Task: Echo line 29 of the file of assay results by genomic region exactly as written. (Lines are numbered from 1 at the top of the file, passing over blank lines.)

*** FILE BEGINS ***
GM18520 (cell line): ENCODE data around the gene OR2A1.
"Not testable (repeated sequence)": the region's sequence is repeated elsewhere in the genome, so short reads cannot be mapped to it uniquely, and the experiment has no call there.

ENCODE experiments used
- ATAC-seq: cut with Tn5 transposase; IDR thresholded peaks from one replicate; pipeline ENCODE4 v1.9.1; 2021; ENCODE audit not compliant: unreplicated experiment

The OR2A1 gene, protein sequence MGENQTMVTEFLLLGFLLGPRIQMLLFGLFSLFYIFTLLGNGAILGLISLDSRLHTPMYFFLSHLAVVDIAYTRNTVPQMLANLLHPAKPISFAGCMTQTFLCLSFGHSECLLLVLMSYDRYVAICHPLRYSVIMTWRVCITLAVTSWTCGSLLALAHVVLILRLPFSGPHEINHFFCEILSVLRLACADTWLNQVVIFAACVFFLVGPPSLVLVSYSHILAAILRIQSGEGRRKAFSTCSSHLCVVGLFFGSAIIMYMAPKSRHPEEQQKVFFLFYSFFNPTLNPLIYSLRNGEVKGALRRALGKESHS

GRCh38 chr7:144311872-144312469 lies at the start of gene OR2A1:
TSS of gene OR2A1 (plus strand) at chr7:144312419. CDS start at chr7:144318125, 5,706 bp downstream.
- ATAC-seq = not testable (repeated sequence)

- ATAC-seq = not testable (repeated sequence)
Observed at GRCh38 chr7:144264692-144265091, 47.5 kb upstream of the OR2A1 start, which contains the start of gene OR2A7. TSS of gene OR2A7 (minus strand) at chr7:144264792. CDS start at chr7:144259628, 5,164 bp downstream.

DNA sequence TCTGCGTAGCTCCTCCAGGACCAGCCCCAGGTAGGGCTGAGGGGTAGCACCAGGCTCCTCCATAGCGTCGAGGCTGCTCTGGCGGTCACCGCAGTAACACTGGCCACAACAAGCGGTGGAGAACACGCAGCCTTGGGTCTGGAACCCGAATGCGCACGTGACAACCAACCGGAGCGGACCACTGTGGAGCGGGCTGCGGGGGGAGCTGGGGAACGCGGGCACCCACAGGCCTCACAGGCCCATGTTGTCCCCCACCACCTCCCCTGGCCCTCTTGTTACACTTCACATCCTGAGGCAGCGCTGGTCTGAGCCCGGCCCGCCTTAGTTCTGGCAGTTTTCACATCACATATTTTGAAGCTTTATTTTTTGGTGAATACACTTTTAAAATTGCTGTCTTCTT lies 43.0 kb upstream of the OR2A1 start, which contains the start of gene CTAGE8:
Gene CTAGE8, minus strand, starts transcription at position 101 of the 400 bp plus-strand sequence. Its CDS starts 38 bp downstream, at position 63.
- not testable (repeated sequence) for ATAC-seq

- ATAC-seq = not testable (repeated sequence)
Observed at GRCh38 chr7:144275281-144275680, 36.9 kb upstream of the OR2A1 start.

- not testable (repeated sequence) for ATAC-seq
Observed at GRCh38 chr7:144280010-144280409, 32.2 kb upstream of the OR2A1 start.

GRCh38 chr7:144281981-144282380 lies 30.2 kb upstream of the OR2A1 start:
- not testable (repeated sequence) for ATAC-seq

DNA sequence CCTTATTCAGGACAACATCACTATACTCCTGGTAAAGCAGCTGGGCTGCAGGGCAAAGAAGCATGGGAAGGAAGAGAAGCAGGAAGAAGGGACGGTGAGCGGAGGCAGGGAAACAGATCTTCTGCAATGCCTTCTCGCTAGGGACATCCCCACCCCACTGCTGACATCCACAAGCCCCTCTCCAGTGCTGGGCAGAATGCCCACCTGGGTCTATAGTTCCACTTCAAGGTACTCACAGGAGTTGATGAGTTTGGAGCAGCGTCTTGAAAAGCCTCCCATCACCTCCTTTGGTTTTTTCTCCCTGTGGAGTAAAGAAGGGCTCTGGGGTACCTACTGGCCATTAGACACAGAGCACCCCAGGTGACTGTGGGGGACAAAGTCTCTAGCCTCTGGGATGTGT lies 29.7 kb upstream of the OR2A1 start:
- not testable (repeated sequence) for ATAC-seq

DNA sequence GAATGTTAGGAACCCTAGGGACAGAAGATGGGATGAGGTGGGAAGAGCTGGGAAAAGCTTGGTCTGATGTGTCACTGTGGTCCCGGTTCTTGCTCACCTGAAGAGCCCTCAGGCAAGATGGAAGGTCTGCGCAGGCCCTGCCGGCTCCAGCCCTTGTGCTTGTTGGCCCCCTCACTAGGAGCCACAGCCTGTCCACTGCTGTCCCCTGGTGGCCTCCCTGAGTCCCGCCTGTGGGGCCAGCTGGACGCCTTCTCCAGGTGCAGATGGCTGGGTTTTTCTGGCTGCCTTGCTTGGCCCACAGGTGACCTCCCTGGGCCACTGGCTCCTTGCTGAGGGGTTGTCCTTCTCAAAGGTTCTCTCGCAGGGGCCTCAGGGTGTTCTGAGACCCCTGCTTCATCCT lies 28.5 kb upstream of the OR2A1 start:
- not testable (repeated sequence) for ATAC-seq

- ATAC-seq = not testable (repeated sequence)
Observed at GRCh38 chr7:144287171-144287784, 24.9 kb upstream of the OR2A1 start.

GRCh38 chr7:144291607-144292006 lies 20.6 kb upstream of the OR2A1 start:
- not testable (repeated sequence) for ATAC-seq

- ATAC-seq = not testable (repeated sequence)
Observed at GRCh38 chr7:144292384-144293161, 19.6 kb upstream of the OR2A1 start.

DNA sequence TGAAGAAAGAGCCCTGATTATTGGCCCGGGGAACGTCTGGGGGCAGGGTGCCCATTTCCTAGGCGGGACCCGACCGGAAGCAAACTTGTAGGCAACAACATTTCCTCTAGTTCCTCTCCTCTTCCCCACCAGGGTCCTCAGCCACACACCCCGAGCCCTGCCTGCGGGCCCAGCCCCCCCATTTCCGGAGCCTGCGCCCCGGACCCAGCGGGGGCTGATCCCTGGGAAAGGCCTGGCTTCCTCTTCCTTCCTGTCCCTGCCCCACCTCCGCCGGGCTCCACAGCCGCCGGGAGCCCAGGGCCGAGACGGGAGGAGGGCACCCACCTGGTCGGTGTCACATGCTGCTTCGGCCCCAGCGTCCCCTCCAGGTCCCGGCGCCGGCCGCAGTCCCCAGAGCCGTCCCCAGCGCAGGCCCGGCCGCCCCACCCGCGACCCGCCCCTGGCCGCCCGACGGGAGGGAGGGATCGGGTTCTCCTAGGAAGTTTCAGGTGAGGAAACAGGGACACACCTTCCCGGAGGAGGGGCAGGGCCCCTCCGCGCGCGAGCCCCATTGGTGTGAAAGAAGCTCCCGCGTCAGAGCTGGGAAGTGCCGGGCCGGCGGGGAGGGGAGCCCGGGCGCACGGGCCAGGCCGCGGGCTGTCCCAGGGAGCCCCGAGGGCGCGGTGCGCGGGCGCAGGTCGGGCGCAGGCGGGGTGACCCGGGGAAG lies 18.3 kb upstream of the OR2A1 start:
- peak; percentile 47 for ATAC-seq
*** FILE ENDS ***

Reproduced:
Observed at GRCh38 chr7:144292384-144293161, 19.6 kb upstream of the OR2A1 start.